The interactive teledermatology practice at Nantucket Cottage Hospital and the ambulatory clinics at Massachusetts General Hospital provide patients on Nantucket with access to Harvard-affiliated dermatologists via interactive video conferencing.
Through the use of communication technologies, patients are examined remotely by dermatologists. The clinic is held weekly for 2-3 hours, and digital imaging allows dermatologists to closely examine skin lesions while they converse with patients in real-time, viewing each other on monitors. Through remote, web-based monitoring, patients can reduce clinical visits for chronic diseases such as psoriasis or for conditions that require long-term follow-up, such as melanoma.
Each year, stroke occurs in more than 700,000 patients, leaving many with disabilities and unable to resume their previous lifestyle or employment. This makes the social and economic impact of stroke one of the most devastating in medicine. Today, there is an FDA-approved medicine (tissue plasminogen activator, tPA) that in some patients can help reverse the disability of stroke if given within the first 3 hours of stroke.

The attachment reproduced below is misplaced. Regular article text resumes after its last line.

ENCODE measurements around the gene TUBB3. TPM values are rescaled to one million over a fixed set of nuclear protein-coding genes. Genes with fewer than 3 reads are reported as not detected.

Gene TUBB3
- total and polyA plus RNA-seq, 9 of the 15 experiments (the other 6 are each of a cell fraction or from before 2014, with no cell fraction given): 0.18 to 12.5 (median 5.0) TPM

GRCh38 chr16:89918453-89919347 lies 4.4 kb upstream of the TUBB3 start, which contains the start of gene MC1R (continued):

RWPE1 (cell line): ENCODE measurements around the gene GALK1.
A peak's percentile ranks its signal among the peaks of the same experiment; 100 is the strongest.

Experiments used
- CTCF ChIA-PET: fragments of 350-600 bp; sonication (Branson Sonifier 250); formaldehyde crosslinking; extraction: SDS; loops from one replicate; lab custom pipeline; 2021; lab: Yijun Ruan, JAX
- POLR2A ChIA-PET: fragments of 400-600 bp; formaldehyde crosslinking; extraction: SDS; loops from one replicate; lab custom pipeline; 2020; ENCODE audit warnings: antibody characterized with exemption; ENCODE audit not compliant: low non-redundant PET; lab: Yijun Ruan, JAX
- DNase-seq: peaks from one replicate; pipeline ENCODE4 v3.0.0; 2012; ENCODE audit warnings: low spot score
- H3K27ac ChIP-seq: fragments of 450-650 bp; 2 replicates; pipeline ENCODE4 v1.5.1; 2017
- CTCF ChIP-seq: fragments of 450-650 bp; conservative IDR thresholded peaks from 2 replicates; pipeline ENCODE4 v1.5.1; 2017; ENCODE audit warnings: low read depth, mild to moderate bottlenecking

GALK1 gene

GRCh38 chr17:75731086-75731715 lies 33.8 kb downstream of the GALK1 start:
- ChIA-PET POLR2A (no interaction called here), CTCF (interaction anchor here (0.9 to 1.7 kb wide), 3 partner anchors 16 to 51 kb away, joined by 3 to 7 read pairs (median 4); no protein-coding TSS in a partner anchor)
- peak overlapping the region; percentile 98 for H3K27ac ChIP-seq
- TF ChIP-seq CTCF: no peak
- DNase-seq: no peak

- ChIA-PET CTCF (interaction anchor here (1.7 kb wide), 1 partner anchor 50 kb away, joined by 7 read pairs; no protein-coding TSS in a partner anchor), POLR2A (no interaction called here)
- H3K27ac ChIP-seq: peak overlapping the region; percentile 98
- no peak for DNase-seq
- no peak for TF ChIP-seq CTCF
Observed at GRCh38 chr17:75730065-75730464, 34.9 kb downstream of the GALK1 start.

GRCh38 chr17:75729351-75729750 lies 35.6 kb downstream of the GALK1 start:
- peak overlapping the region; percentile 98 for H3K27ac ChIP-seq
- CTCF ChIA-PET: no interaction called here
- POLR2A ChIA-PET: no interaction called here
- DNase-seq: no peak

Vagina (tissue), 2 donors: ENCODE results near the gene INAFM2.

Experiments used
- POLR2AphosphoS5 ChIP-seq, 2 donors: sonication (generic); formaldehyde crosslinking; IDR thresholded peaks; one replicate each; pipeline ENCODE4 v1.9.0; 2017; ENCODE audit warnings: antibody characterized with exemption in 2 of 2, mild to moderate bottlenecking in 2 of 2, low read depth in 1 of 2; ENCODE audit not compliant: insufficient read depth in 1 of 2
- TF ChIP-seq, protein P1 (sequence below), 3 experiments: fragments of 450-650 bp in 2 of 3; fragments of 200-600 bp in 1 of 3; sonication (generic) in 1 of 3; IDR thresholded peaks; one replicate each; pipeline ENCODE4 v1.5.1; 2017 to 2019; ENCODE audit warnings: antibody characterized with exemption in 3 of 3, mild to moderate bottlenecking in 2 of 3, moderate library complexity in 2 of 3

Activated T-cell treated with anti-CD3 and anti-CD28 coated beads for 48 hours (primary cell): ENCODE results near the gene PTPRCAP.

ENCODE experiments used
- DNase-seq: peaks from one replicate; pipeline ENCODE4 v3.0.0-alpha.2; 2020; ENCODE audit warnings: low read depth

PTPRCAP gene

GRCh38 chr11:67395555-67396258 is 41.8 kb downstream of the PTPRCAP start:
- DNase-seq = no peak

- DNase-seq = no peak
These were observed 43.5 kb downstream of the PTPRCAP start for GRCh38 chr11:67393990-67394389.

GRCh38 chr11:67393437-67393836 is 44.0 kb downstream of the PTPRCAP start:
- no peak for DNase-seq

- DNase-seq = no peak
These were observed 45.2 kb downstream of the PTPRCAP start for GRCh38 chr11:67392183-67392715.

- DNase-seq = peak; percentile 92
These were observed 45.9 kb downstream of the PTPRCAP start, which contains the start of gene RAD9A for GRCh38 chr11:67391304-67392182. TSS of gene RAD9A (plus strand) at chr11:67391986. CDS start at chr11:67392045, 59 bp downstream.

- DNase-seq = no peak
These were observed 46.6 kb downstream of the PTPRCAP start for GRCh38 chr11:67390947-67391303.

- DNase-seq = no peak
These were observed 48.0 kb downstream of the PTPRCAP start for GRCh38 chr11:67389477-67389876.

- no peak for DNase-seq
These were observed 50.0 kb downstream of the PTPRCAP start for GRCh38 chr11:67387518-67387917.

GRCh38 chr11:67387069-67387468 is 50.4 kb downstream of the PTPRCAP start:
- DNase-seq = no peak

By establishing a telemedicine link using videoconferencing and image sharing technology, stroke specialists from Brigham and Women’s and Massachusetts General Hospitals can examine patients while at Nantucket Cottage Hospital to help diagnose the patient's ailment and recommend a plan of care. The faster a patient receives proper treatment for stroke, the better the chances for recovery. The Telestroke program is an important component of patients’ stroke care by helping to rapidly evaluate and treat stroke patients.
Dr. Peter Schalock, a dermatologist at Massachusetts General Hospital, demonstrates how he sees a patient at
Nantucket Cottage Hospita via tele-dermatology.
From The New York Times ...
October 8, 2012
"On Nantucket, an island 30 miles from the nearest spit of mainland, 'telemedicine just makes a lot of sense,' said Dr. Margot Hartmann, chief executive officer of Nantucket Cottage Hospital. 'It allows us to meet the mission of the hospital better because we're offering more locally,' and saves patients the cost and time of flying or ferrying off-island, then driving to Cape Cod or Boston hospitals." Click here to the full New York Times article